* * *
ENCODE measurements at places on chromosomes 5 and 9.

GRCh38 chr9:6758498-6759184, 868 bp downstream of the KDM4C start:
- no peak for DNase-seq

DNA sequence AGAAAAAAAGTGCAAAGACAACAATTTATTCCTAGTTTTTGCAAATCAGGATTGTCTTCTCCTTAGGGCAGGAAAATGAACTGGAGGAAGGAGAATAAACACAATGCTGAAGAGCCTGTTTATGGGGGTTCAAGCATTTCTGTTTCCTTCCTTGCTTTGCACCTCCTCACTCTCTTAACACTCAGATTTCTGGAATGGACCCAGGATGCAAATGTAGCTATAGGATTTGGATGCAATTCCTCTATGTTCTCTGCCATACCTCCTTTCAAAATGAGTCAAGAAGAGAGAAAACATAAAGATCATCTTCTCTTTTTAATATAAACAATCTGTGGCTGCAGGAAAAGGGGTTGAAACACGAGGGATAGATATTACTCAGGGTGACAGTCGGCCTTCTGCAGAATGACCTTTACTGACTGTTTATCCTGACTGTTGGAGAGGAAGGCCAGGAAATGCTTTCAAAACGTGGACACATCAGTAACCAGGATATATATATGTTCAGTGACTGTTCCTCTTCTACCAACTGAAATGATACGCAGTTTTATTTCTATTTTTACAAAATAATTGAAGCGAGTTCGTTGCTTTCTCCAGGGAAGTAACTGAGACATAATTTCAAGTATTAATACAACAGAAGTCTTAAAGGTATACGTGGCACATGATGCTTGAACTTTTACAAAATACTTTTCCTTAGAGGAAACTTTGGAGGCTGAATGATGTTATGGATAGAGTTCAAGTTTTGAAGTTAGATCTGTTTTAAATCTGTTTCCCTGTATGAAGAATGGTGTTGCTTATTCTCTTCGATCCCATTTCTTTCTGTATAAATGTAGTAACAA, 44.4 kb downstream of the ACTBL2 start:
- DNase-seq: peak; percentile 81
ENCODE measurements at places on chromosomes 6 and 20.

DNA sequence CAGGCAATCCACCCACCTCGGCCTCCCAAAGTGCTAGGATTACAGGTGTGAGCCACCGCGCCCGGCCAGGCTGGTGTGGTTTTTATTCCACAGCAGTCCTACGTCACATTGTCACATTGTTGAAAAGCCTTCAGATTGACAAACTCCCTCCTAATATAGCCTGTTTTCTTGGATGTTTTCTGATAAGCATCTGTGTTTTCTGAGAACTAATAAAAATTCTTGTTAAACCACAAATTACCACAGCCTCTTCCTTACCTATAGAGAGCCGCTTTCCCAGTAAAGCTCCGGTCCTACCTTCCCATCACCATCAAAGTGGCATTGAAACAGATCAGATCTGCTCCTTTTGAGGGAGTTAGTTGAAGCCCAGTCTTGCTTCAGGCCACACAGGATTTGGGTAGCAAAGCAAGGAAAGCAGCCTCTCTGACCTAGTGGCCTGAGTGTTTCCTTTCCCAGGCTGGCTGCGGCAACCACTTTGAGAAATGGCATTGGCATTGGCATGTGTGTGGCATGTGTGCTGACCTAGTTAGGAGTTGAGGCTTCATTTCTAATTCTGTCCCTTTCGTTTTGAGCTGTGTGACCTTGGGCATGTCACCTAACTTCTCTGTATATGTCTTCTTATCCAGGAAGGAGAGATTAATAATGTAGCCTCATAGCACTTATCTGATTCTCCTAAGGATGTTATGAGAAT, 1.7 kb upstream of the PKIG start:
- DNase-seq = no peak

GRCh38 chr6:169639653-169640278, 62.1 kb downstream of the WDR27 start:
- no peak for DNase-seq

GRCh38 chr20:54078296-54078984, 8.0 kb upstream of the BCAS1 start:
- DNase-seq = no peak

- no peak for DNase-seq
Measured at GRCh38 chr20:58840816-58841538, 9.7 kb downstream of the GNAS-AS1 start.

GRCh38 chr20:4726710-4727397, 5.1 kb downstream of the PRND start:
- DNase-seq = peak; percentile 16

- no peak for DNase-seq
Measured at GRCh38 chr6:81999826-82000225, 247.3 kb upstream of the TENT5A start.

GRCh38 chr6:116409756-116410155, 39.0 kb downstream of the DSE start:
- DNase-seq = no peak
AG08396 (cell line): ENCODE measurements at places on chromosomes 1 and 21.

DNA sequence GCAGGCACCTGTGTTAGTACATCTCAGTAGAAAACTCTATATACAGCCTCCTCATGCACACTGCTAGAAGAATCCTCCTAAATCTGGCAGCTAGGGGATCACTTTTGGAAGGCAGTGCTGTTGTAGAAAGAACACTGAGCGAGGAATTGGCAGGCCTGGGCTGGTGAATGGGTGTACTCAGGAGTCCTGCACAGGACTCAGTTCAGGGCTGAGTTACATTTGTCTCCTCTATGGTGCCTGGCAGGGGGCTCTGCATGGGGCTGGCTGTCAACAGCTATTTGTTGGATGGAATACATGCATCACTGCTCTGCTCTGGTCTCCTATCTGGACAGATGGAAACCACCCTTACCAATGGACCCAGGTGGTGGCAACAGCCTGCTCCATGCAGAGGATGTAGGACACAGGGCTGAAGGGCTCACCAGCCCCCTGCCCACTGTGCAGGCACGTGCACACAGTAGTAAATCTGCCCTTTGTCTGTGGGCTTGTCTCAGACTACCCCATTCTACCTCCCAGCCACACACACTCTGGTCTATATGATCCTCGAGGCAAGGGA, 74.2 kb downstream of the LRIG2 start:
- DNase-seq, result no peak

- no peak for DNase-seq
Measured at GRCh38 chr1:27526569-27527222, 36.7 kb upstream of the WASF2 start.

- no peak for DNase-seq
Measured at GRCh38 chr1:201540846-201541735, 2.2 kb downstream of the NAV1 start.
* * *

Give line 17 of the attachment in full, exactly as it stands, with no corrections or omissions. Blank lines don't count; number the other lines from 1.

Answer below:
- no peak for DNase-seq